Ceramics Monthly: What made you start working with red clay, and what draws you to continue to work with it?
Lynn Duryea: Initially, working with red clay was a necessity. My first solo studio was on the waterfront in Stonington, Maine, where all of my equipment was borrowed or salvaged. Literally. A mentor loaned me his electric kiln, which meant shifting from the high-fire reduction process that had been all of my previous clay experience, to low-fire oxidation. Fortunately, I quickly came to love terra cotta for its richness and depth, and the wide-ranging colorful palette possible in low-temperature ranges. This shift required experimentation and exploration, which ultimately helped me move in a direction more suited to my evolving aesthetics.
My work in those early years could be described as decorative functional. Primarily, I worked with slips and underglazes layered over the red clay. I experimented with some low-fire white clays as well, but found them less satisfying in terms of surface, and not as strong as terra cotta. In 2001, Pete Pinnell’s graduate students at the University of Nebraska-Lincoln did a series of tests on the MOR (modulus of rupture) of 50 clay bodies and found that glazed red-earthenware clays fired to cone 04 were the strongest. Those with 50–70% red clay worked best. Now there’s a ceramic surprise!
CM: How does the clay you use help to convey the ideas behind your abstract forms?
LD: Most of the pieces produced over my many years as a studio artist in Maine were thrown. This work was interspersed with several series of slab-constructed vessels that led to later work. Once in graduate school at the University of Florida, I shifted entirely to slab work and began working on a much larger scale. I formulated a custom red-earthenware body that worked well for these constructions, balancing workability with strength, and invented The SlabSling™ to support the pieces in drying. The forms I’ve been making since then can be described as abstractions of structures, ranging from letters of the alphabet to mechanical, industrial, and architectural elements. Carefully and painstakingly pieced together, they have many seams. It therefore makes sense to work at low-fire temperatures so there is less movement of the clay, and thus less warping.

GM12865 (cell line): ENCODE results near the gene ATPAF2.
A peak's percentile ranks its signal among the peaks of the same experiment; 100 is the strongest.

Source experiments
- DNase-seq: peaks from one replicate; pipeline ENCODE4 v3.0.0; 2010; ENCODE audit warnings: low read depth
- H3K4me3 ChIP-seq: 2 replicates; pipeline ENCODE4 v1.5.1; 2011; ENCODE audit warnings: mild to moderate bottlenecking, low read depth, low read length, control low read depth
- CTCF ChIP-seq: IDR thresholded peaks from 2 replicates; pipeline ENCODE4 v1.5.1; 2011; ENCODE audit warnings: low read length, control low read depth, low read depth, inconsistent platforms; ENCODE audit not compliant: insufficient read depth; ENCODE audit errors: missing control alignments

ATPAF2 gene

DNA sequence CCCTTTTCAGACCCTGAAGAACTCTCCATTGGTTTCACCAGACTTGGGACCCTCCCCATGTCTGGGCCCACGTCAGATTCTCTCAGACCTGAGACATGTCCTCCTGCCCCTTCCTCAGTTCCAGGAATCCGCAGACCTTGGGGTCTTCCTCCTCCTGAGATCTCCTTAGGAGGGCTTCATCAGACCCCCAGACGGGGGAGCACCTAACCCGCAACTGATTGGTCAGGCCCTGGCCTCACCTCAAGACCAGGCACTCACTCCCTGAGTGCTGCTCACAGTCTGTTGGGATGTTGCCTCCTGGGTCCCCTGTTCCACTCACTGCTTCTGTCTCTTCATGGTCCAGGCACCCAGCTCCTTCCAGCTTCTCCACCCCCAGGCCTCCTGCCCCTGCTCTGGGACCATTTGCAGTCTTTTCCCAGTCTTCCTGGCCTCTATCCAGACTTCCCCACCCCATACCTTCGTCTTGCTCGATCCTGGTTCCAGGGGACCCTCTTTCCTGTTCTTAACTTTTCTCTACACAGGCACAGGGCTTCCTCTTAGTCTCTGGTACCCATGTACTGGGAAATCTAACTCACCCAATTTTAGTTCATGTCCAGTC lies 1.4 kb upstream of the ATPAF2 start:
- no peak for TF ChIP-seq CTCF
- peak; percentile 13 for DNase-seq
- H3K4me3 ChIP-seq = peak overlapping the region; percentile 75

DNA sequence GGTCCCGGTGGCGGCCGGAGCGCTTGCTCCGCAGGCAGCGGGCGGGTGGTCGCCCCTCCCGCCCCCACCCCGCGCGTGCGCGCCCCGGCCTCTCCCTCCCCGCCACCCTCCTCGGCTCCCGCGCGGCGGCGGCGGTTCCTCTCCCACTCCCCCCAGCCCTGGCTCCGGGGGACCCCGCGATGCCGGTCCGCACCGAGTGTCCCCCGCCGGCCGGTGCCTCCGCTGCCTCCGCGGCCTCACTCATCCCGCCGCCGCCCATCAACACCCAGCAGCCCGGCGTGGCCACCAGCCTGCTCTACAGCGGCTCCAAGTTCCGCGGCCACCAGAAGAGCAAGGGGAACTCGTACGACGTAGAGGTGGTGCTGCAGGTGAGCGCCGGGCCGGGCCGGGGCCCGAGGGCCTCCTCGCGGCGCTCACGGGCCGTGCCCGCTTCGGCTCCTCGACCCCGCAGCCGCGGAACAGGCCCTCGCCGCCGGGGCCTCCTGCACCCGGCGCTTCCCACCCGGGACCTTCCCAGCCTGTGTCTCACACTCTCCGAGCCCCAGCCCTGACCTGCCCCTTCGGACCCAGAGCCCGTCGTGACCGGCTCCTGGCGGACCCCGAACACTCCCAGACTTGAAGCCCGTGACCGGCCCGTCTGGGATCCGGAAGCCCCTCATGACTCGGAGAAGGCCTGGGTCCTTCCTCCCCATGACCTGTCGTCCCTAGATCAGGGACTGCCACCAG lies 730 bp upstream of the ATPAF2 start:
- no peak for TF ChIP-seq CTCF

My slip and glaze surfaces are formed by means of layering, building up, and wearing away. Low-fire glazes are more inert than high fire; layering and working the surfaces is a way to achieve a feeling of depth and nuance. These processes help to suggest weathering and the passage of time. The terra-cotta clay color makes sense to me as the base layer, since it has a more industrial feel than other clays, suggesting rust. Many of the glazes I use are dry and crusty or beaded after firing, effects that are easiest to achieve in the low-temperature range.
Photo: Michael D. Wilson.